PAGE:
Taking a Bad Beat As a ‘Signal’


Signalman gallops at Pimlico | Horsephotos


BALTIMORE, MD–Ken McPeek had a clear plan last winter for how to get his over-achieving colt Signalman (General Quarters) to the GI Kentucky Derby. After an encouraging juvenile campaign than included a victory in the GII Kentucky Jockey Club S. and a clear third at 67-1 in the GI Sentient Jet Breeders’ Cup Juvenile, McPeek had a two-race schedule mapped out if all went well.

Instead, his charge endured an equipment mishap in the first prep and was beaten a dirty nose out of a Derby slot-guaranteeing placing in the second one. Plans are often to be adjusted in horse racing though, and McPeek is excited to get his new two-race objective underway when Signalman goes postward as one of 13 in Saturday’s $1.5-million GI Preakness S. at Pimlico.

“I’m very confident that might be a blessing in disguise that we didn’t make the Derby,” McPeek said. “Our goal right now is the next two races. We have every intention of running him Preakness-Belmont and giving him a chance to prove himself in both of those.”

Owned by the partnership of Tommie Lewis, Steve Crabtree, Dean Demaree, David Bernsen, Jim Chambers and McPeek and his wife Sherri’s Magdalena Racing, Signalman kicked off his sophomore season by throwing a shoe leaving the gate in the GII Xpressbet Fountain of Youth S. Mar. 2 at Gulfstream. He made a brief run on the far turn, but flattened out to finish seventh, immediately putting McPeek behind the eight ball in his Derby schedule.

Because of his exploits as a 2-year-old, however, Signalman was still in the hunt heading into his final prep. But he needed at least a runner-up finish in the GII Toyota Blue Grass S. Apr. 6 at Keeneland to secure a spot in the Churchill Downs starting gate. Chasing the speed of eventual winner Vekoma (Candy Ride {Arg}), the blaze-faced bay surged into second late, only to get nailed in the last jump by Win Win Win (Hat Trick {Jpn}), also on the Derby bubble at the time.

“We knew second ensured [a Derby spot], but third definitely put us on the fence and we had to watch the next weekend unfold too,” McPeek said. “Everything happens for a reason I suppose, and he didn’t get in, but he’s got a chance this weekend.”

McPeek bought Signalman for just $32,000 as a Fasig-Tipton October yearling, which was actually a decent sum considering his obscure pedigree, but still not a price tag you’d expect to see on a Triple Crown contender. Regardless of what happens the rest of the way, he has already proven a massively-successful purchase, earning $552,990 so far, over 17 times what he cost in the ring. McPeek has made a living at finding bargain-bin auction buys and Signalman fit the physical profile he looks for.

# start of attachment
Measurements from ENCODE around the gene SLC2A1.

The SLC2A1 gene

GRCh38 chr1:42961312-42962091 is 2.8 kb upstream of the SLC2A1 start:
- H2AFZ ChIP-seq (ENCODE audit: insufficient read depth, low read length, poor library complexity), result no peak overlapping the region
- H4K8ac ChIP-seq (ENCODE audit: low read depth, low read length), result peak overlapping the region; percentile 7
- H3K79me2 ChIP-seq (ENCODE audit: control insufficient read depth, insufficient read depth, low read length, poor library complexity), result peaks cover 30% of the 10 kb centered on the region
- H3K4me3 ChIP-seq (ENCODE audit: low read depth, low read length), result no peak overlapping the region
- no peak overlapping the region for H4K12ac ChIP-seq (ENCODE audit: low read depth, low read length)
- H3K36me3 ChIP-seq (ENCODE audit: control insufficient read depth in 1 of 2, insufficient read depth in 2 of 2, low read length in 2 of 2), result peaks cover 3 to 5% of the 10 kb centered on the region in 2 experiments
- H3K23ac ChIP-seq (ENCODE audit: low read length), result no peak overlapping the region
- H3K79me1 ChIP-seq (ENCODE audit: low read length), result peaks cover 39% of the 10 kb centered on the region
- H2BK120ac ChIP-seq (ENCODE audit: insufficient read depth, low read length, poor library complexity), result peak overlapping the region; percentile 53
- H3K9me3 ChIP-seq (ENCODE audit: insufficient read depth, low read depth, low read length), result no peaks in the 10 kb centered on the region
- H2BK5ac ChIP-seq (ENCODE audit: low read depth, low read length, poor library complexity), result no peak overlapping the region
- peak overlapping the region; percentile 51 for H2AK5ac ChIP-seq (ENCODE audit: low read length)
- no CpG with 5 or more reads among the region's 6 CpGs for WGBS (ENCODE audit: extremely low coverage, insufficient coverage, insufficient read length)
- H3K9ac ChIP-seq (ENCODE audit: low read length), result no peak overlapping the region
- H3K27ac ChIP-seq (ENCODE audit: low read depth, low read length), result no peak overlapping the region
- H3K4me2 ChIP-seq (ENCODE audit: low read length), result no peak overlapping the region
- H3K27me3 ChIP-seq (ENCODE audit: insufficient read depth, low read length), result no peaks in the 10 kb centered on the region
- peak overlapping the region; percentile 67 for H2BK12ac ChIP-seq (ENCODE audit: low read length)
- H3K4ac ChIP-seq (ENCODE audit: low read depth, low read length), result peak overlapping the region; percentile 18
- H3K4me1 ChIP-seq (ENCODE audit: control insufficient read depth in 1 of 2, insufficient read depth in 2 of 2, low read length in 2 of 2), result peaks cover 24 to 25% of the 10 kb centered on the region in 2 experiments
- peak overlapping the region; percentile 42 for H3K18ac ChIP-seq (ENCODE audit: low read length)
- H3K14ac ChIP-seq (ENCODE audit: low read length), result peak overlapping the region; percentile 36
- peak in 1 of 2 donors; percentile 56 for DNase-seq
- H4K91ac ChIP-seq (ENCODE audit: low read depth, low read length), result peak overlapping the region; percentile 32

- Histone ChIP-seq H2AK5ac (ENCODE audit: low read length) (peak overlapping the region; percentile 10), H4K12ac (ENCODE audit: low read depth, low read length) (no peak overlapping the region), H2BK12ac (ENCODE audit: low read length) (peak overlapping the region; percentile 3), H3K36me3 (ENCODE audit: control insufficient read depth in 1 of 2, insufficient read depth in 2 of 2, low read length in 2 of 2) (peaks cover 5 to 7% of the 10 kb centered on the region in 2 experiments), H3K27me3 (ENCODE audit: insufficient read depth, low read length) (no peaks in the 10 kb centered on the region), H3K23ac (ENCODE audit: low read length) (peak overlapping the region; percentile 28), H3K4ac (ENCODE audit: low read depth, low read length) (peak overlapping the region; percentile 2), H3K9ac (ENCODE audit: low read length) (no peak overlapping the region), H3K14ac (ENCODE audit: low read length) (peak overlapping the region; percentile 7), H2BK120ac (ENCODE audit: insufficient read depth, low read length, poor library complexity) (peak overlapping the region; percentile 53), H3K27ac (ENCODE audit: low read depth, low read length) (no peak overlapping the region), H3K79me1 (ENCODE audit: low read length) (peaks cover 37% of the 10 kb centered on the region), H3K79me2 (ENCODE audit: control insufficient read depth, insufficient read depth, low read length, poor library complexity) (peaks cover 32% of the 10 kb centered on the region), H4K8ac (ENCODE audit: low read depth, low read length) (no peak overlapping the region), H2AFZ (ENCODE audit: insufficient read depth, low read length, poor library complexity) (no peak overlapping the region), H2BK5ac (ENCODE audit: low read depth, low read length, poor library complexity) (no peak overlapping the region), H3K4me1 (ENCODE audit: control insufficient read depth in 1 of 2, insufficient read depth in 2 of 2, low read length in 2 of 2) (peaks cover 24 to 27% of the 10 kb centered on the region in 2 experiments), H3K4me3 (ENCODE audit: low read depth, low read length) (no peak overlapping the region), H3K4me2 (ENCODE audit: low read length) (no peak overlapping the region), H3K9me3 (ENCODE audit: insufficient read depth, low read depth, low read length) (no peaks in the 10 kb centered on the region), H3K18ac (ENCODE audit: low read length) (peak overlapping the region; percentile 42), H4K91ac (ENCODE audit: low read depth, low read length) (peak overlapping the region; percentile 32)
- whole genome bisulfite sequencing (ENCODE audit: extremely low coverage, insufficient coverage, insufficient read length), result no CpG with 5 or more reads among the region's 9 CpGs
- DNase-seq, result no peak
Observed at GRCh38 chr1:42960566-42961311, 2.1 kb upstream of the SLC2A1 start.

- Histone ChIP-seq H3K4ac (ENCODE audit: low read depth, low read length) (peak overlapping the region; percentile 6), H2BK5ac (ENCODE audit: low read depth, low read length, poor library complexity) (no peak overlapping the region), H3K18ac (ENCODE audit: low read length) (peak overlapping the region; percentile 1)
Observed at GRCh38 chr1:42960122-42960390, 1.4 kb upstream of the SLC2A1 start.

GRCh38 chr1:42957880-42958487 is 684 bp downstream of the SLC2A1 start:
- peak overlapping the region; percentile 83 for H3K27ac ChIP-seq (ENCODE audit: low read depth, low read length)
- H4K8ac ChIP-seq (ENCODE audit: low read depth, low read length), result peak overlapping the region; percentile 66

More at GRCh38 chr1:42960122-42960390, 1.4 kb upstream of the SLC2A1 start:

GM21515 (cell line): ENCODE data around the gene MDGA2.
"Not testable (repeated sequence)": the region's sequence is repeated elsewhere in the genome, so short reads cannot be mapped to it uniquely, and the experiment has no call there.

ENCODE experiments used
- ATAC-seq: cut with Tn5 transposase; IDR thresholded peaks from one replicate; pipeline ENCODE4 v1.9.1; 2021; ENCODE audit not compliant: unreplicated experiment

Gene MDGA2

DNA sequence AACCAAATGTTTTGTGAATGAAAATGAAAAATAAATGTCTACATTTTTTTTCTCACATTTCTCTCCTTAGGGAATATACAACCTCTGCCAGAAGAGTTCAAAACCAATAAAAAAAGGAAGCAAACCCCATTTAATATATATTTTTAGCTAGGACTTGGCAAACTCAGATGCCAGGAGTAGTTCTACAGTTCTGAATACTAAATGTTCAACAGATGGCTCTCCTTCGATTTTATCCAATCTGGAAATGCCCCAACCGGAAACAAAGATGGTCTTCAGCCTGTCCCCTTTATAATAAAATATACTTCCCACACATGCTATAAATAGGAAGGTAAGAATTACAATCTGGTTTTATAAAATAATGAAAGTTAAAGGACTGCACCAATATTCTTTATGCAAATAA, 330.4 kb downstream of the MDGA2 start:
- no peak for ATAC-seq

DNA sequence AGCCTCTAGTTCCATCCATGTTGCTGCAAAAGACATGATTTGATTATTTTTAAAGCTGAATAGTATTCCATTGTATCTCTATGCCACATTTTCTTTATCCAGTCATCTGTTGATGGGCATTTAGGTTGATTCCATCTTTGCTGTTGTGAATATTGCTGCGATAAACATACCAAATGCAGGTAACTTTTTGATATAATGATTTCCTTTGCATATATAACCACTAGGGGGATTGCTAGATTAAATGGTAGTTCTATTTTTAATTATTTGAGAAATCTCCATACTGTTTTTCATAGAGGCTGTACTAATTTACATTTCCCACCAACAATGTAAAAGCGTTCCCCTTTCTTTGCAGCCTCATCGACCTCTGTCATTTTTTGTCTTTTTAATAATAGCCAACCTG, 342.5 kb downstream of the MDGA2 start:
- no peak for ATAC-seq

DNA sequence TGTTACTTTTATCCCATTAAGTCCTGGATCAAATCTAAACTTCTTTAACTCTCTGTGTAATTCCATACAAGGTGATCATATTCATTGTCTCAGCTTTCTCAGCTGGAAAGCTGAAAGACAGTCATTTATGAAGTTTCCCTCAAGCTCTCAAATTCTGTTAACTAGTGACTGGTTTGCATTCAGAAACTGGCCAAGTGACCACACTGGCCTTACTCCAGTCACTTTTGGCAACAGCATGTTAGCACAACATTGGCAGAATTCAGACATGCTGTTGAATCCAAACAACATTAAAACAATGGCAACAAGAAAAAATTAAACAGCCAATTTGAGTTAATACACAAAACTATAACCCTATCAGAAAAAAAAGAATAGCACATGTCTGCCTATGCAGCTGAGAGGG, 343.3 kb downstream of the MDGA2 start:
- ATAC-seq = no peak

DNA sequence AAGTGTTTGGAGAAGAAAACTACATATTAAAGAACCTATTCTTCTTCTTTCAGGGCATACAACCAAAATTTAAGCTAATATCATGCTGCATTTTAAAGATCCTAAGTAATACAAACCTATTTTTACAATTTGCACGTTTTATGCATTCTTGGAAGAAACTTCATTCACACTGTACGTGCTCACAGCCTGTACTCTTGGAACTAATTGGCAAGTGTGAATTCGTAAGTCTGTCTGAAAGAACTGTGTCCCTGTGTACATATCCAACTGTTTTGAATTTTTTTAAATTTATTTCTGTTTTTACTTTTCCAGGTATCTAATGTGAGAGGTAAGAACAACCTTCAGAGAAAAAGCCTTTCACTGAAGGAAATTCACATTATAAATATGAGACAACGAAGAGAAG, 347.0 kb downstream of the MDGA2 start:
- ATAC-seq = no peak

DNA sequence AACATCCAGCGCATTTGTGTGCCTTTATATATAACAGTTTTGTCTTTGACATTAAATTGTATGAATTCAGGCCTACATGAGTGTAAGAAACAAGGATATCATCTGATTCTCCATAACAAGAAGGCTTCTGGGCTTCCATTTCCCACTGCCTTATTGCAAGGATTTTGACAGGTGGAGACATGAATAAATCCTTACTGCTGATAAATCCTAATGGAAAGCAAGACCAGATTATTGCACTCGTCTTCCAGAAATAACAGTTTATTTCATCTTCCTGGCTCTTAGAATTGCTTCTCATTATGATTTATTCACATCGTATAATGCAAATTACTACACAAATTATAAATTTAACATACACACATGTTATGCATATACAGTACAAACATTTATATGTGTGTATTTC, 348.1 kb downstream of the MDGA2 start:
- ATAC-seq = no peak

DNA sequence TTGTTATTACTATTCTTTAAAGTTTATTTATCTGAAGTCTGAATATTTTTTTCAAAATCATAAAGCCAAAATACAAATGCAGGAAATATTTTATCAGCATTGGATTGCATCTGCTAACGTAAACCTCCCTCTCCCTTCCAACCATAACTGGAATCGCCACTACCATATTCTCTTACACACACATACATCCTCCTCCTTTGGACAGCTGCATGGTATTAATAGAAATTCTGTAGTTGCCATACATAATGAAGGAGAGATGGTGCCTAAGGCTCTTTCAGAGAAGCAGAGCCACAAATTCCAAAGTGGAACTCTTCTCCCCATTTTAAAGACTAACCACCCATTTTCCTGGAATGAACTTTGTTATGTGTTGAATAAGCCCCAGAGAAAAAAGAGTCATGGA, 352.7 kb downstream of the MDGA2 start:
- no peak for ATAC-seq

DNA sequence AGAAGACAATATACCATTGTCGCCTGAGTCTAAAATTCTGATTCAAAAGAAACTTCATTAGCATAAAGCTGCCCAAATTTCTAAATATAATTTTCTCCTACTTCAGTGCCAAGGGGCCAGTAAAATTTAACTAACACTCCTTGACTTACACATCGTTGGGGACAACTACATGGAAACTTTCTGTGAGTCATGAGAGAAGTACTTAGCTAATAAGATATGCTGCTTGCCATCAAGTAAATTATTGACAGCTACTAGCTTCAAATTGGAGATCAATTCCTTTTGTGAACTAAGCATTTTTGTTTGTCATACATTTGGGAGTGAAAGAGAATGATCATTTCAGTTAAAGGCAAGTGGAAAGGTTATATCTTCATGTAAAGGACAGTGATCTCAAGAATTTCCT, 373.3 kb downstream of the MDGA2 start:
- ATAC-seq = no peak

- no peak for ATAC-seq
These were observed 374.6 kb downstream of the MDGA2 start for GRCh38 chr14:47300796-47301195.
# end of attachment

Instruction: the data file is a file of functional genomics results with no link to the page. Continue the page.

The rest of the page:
“I work auctions and I go through and look at horses and try to pick out horses who physically fit what I’d call stakes horse or graded stakes horse body types,” he said. “I don’t necessarily get all enamored with the pedigrees so much as I do the physicals. We’ve got a really good top to bottom, diversified group of clients to place them with and he was a horse that just physically was big, strong, all the right parts in all the right places. He had a modest pedigree, but then you put them out there and see how good they are, and he’s obviously good.”

That keen eye for talent at the bottom of the market goes back decades to McPeek’s earliest days as a trainer, when budgets were tight and extracting value was paramount. And the horse that really put him on the map, Roy Monroe’s five-time graded stakes winner and 1995 Kentucky Derby runner-up Tejano Run (Tejano), was a testament to that approach.

“When I started, my opportunities to buy at auction were minimal,” McPeek said. “My first budget at a yearling sale was $6,000. After that, I had an opportunity from a client to go to Keeneland September and my top budget was $25,000, and I bought him Tejano Run. Then what I’ve been able to do over the years is sharpen my eye as I’ve gotten older. I think I’m much better at it today than I was then, so I’ve got what I would call a bottom to top clientele. I’m actually not always anxious to buy horses at the top of the market because I don’t think there’s much return on investment. So the approach hasn’t really changed since Roy Monroe gave me a yearling to buy in 1989.”

Fittingly, McPeek sees some similarities between his first million-dollar earner and Signalman.

“This horse kind of reminds me of Tejano Run,” he said. “Similar physical, similar pedigree and a bargain buy.”

Signalman has thrived since the Blue Grass disappointment, McPeek says, and he thinks having six weeks’ rest since then, instead of the four he would’ve gotten had he run in the Derby, will play in the colt’s favor.

“He’s gonna run big and he’s fresh,” McPeek said. “I think it’s ideal. It’s still a good group of horses–it’s supposed to be for a million-five–but he certainly fits and he’s gonna get to show how good he is. I think he’s got a big chance.”

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